Passing in a camera index of a USB webcam:

Passing in the location of an IP video stream (following example is for a FosCam IP camera):

Please note

There are many different types of IP video cameras and protocols, and not all are supported. If you are having trouble connecting to your camera, try to open the camera with the free program VLC which is available at VideoLAN. If you have issues or find an unsupported format or camera, please contact us at This email address is being protected from spambots. You need JavaScript enabled to view it. to see if we can add support for it.

Process frame

The Kairos Human Analytics SDK makes it easy to process a frame after the Frame has been pulled from a Device. Since the Device is created and the Frame is pulled for you all that is needed is for a developer to call the processFrame method of the HumanAnalysisService to ensure that the NEXT frame is processed. If a video or live stream, a frame will be available up until the end of the video or until you turn your camera off or the camera stream is no longer bound. If you are processing a single image, then the NEXT frame will be empty. For live, pre-recorded or single image sources, you can use the isFrameEmpty method to determine when to exit your infinite loop. Below is a simple example taken from the tutorial app that shipped with your copy of the Kairos Human Analytics SDK:

// media file, can be a relative or absolute location
std::string media_file == “”;

// init the sdk for use
HumanAnalysisService *human_analysis_service new

// infinite loop thru the video to process frames


    // check if we should exit this loop

    // process the frame

    // get the people in this frame
    People people = human_analysis_service->getPeople();

It is possible to pass in a frame from a separate video capture process from outside of the SDK. Since has->processFrame is an overloaded method, you can use the appropriate method to pass in your custom frame along with a setting to calibrate this frame. By default, the internal normalizer is set to “CALIBRATION::VIDEO”. If you are processing an image, for best emotion and feature point results, you should use the type “CALIBRATION::IMAGE”. Although the default calibration type will work for images, for optimal results, the image calibration type should be used for images. Here is an example of how to indicate calibration when specifying a custom input frame:

cv::Mat frame;
frame =imread(imagefile);
human_analysis_service->processFrame(frame, CALIBRATION::IMAGE);

The above snippet tells the processor to accept your frame (based on an image) and adjust the output by using the IMAGE calibration algorithm. As you can see your custom frame must be an Opencv “MAT” type.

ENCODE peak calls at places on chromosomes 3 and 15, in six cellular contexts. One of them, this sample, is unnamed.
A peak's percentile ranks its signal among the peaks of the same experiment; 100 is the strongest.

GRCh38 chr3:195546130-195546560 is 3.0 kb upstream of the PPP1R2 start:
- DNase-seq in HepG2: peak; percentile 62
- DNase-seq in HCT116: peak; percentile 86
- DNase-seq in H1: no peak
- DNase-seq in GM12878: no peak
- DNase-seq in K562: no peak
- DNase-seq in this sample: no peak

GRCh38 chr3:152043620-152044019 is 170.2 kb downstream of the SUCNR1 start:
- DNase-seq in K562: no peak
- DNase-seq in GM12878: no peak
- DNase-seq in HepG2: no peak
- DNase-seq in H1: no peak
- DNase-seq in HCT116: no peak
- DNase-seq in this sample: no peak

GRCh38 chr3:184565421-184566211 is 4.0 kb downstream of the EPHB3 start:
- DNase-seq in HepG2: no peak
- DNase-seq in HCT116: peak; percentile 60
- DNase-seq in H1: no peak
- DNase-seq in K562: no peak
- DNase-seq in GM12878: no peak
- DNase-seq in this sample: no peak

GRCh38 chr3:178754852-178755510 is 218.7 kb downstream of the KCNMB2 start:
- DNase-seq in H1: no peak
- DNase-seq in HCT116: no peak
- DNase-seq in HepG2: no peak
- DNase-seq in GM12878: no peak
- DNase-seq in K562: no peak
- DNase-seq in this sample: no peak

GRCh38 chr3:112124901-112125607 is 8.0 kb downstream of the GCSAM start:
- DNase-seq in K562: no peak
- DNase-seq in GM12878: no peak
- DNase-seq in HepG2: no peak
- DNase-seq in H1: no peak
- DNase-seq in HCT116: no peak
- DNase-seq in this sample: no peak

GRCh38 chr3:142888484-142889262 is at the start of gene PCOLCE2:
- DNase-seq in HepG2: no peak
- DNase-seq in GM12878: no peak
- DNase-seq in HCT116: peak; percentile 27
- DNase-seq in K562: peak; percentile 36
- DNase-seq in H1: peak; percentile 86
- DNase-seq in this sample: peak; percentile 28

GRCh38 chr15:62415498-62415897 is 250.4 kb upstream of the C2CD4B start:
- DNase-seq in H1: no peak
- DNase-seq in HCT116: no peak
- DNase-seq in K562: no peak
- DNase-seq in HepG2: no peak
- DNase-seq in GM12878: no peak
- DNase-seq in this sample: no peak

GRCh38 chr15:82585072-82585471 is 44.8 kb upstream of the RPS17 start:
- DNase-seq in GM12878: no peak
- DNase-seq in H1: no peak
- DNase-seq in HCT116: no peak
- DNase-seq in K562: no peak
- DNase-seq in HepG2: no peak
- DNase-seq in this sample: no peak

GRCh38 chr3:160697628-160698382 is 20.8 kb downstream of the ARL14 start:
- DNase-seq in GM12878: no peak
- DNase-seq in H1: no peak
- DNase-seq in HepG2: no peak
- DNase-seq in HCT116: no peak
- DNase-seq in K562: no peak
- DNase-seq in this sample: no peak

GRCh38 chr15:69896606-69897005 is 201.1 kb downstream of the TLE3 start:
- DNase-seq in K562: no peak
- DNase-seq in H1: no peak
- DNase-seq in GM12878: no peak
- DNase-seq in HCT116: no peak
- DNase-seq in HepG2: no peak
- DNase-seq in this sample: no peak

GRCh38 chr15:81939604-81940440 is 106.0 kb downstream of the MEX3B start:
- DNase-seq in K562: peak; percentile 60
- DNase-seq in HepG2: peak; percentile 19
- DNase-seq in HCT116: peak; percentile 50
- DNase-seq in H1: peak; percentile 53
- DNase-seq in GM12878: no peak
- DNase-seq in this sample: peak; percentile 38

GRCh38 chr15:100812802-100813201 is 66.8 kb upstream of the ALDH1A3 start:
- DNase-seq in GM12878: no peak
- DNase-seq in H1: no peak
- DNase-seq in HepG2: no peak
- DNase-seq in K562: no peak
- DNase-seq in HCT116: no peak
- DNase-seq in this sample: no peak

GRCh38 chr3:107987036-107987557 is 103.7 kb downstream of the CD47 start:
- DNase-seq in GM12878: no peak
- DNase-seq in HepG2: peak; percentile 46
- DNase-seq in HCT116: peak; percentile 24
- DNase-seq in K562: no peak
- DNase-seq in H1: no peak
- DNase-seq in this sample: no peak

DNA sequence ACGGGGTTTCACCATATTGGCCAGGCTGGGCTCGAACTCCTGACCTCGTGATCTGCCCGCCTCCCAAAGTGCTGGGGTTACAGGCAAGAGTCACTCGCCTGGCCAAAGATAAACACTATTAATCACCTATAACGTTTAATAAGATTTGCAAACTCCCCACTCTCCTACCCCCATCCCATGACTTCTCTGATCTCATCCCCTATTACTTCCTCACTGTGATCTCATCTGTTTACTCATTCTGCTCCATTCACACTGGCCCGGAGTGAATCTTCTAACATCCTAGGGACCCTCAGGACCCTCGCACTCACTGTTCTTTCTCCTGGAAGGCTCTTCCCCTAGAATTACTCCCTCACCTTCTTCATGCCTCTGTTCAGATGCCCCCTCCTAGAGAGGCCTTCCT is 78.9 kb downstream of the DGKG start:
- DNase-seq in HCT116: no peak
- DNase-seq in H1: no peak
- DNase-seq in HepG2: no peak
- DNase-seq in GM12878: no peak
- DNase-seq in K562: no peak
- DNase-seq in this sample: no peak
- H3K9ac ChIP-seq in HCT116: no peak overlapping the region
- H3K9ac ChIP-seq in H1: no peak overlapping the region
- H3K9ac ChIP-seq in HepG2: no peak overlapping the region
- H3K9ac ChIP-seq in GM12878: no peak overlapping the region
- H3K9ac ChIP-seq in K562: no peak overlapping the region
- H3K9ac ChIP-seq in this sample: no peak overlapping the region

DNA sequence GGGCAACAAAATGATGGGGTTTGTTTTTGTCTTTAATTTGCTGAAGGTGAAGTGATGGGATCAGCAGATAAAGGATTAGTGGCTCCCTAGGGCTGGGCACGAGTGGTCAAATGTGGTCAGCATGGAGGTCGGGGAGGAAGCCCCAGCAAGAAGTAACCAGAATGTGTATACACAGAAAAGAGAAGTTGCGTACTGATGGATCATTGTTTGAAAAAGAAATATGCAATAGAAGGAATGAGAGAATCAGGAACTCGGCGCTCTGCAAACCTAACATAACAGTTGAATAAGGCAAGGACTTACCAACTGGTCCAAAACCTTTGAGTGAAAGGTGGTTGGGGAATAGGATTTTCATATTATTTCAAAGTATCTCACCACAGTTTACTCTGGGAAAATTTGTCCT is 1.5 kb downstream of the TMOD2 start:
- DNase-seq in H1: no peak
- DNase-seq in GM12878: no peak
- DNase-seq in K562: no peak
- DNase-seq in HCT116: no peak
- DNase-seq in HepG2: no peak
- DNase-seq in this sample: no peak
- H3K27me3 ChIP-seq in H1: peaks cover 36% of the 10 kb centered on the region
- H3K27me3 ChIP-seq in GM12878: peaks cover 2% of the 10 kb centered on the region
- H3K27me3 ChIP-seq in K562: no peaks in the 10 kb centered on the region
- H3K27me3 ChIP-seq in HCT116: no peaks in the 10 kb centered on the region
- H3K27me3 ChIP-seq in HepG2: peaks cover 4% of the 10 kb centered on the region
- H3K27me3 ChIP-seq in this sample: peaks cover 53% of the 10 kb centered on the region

The above calibration type can be found in the CaraTypes.h header.

Please note

The “emotion” tutorial has more information about passing in a frame.

Do something with results

After you’ve processed a Frame as above, you will want to do something with the results such as, printing the landmarks for each frame as the video is being processed. Below is a small helper method that prints the landmarks returned from the FeaturePoint detector once a frame has been processed.

// Helper that outputs feature point landmarks of a person’s face
static void printLandmarks(const FeaturePoints& points, int show){
    if(show) {
        int ct = 1;

        cout << ", \"landmarks\":[";
        for (auto p : points) {
            if(ct < 48){
                cout << "{\"" << << "\":{" 
                     << "\"x\":"<< p.x << ", \"y\":" << p.y << "}}, ";
            }else if(ct == 49){ 
                cout << "{\"" << << "\":{" 
                     << "\"x\":"<< p.x << ", \"y\":" << p.y << "}}";
        cout << "]";

After you retrieve the people in a frame, here’s an example on how to get and print the feature points:

for(Person p : people){
    // get featurepoints from the person
    FeaturePoints fpts = p.FeaturePoints;

    // passing to the utility method define above
    printLandmarks(fpts, 1);    

Handling exceptions

During execution, you will want to check on the state of things, such as making sure your license is still valid so that you can take the appropriate next steps. Please see CaraExceptions.h header for information regarding exceptions that you will want to trap. Each exception comes with a message() method that specifies why the exception occurred.

    // ..some code
    HumanAnalysisService h new HumanAnaysisService("license.xml", <APP_PATH>);

    // ..process the frame

    }catch(CaraException& ce){
        // ..handling of the exception
        cout >> ce.what();

When your camera is inaccessible or goes offline, a special type of exception is thrown. This exception is called the “CaptureError”. A “CaptureError” can also be thrown when processing from video file or image. The most common reasons for this error are:

  1. The camera is turned off
  2. The camera is in use by another process
  3. The camera stopped processing frames and suddenly went offline
  4. Video or Image doesn’t exist, is corrupt, or unreachable